COLUMBIA, S.C. (WACH/AP) -- South Carolina's top prosecutor says the U.S. Justice Department was wrong to block South Carolina from requiring voters to show government-issued photo identification to vote.
Attorney General Alan Wilson asks a judge to overturn the decision by the federal government in a lawsuit filed Tuesday.
The Justice Department in December rejected South Carolina's law requiring voters to show photo identification at the polls. The agency said the law didn't meet the burden under the 1965 Voting Rights Act, which outlawed discriminatory practices preventing blacks from voting and requires South Carolina to get federal permission for every change to state election laws.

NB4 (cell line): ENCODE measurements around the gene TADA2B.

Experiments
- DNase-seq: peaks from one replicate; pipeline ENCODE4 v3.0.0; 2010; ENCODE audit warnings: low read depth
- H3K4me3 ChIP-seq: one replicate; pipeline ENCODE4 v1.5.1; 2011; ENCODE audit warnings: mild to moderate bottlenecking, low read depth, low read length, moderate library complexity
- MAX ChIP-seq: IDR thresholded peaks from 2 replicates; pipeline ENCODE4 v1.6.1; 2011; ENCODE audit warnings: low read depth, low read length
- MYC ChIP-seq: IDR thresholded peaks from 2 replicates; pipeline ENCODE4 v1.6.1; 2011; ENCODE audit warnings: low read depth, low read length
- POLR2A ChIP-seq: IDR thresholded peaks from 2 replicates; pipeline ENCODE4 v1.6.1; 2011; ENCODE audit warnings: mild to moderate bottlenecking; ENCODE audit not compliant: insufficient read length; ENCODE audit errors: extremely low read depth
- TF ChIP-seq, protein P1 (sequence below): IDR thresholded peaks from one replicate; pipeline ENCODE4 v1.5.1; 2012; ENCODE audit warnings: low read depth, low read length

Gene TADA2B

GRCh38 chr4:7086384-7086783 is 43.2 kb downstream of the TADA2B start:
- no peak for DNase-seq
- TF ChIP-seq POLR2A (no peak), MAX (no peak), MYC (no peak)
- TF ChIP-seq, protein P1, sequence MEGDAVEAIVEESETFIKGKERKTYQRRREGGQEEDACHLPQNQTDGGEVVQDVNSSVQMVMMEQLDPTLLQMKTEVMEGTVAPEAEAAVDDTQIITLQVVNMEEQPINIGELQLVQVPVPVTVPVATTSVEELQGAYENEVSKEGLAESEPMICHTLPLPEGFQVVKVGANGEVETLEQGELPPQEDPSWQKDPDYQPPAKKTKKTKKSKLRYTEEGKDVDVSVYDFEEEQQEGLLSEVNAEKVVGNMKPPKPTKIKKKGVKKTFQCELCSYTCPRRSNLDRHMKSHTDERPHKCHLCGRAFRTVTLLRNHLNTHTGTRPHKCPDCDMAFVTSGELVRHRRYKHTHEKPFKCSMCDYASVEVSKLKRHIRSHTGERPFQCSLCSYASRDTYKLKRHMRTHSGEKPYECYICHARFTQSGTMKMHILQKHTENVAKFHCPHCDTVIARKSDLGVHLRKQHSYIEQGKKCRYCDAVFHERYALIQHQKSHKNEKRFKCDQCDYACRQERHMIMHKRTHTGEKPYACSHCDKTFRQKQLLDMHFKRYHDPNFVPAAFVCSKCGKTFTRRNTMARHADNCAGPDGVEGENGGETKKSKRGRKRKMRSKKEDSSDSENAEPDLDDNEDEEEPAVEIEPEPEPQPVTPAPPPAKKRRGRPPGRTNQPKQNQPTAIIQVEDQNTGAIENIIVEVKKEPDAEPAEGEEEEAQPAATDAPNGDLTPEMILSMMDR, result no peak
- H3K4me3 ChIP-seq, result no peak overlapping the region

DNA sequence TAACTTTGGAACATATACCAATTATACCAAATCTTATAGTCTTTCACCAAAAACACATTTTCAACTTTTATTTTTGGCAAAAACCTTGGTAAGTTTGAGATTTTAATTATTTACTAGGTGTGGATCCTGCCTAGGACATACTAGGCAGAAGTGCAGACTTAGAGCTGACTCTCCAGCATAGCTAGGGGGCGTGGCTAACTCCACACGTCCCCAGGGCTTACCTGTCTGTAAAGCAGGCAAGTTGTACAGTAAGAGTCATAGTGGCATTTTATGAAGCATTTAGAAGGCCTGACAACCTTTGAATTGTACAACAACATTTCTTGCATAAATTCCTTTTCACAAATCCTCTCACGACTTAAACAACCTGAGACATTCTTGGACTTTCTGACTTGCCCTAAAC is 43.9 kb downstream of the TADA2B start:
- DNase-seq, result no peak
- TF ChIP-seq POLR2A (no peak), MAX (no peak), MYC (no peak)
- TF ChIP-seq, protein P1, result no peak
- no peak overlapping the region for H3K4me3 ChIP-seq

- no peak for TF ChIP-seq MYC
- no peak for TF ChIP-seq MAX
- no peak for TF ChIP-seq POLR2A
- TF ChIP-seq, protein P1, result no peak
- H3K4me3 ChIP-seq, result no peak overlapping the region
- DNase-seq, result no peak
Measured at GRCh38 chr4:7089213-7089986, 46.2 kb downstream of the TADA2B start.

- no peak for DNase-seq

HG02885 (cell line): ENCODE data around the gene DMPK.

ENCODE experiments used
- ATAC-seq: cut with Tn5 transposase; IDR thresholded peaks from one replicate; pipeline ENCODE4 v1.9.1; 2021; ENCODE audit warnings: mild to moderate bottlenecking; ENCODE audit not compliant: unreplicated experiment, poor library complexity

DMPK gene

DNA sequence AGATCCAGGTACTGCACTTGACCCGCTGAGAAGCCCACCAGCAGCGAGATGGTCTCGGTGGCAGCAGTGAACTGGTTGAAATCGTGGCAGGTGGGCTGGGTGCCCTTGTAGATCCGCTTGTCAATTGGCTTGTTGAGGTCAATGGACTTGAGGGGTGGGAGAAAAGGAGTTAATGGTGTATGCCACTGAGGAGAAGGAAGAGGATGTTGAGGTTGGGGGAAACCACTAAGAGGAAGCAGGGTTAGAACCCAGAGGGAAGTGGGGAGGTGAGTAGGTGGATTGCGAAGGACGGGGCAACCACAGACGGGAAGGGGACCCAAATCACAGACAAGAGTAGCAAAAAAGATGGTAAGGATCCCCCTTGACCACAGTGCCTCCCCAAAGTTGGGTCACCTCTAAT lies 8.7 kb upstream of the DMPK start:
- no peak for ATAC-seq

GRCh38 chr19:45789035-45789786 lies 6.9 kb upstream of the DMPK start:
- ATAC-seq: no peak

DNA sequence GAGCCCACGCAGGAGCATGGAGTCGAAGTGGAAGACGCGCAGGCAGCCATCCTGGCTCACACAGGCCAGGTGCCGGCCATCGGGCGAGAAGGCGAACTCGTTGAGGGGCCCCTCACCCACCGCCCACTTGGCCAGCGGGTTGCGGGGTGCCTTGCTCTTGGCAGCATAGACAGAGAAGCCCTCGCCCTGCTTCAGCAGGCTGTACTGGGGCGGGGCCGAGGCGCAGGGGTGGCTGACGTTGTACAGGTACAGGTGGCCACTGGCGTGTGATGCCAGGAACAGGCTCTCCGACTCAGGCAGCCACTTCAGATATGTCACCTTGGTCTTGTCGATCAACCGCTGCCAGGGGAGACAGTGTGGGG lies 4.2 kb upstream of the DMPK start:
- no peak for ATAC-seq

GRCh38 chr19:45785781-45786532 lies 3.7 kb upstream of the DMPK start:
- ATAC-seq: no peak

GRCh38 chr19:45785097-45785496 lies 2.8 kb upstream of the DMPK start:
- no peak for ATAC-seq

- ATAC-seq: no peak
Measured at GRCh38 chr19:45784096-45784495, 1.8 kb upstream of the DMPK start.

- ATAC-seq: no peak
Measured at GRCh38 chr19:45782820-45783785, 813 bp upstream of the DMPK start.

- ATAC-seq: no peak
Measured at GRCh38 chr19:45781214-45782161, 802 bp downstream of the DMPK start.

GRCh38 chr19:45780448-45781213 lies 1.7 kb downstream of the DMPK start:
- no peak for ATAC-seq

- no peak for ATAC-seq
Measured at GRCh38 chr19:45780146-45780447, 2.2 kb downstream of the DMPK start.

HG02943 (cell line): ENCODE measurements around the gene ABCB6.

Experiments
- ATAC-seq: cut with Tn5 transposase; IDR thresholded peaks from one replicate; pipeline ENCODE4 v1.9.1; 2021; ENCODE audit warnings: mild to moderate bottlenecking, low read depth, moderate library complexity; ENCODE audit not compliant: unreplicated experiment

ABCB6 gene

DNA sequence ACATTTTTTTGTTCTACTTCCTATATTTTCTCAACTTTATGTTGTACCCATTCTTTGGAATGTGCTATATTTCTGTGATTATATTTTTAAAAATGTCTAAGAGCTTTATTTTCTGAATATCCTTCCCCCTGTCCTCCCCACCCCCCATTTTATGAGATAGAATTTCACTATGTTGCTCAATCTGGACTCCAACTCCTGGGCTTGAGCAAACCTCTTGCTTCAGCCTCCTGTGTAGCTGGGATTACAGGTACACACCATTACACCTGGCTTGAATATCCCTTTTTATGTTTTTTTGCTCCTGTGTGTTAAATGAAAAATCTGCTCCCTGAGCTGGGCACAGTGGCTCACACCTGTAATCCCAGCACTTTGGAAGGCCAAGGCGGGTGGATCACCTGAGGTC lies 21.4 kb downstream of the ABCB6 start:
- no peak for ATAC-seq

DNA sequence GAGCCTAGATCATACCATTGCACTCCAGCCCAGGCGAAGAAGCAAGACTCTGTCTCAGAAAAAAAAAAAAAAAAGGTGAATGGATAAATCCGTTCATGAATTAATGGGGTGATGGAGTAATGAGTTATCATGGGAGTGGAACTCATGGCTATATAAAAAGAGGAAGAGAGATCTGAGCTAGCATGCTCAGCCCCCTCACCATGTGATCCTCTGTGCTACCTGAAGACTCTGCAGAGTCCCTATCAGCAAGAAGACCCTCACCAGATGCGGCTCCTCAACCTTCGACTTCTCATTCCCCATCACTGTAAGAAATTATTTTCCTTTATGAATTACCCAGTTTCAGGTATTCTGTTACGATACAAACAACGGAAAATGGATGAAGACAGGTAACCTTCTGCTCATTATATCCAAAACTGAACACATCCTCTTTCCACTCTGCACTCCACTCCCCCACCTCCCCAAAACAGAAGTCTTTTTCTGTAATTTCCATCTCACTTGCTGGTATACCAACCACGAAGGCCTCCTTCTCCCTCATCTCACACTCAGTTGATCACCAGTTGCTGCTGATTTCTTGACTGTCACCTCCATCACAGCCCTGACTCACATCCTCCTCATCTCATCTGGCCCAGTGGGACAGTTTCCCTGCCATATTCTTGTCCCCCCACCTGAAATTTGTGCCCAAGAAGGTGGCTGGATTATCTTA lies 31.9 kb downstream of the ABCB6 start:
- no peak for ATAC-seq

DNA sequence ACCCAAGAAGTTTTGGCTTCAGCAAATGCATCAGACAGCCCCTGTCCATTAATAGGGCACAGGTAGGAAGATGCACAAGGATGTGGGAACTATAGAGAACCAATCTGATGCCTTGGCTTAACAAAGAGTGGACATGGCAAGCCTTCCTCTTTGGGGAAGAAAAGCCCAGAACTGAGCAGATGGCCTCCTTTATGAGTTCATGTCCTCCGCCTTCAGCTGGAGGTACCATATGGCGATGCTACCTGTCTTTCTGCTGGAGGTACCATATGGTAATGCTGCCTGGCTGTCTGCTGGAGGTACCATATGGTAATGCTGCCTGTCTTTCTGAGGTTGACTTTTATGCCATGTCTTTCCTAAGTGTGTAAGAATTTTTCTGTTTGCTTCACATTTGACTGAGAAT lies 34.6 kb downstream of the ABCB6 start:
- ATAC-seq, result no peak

"The DOJ has denied citizens in South Carolina protection of a law that the U.S. Supreme Court upheld in Indiana, and the DOJ itself pre-cleared for Georgia," said Wilson in a statement released by his office. "Nothing in this law prevents anyone from voting if they cannot immediately show a valid photo identification."
South Carolina's was the first voter ID law to be refused by the federal agency in nearly 20 years.
(The Associated Press contributed to this report.)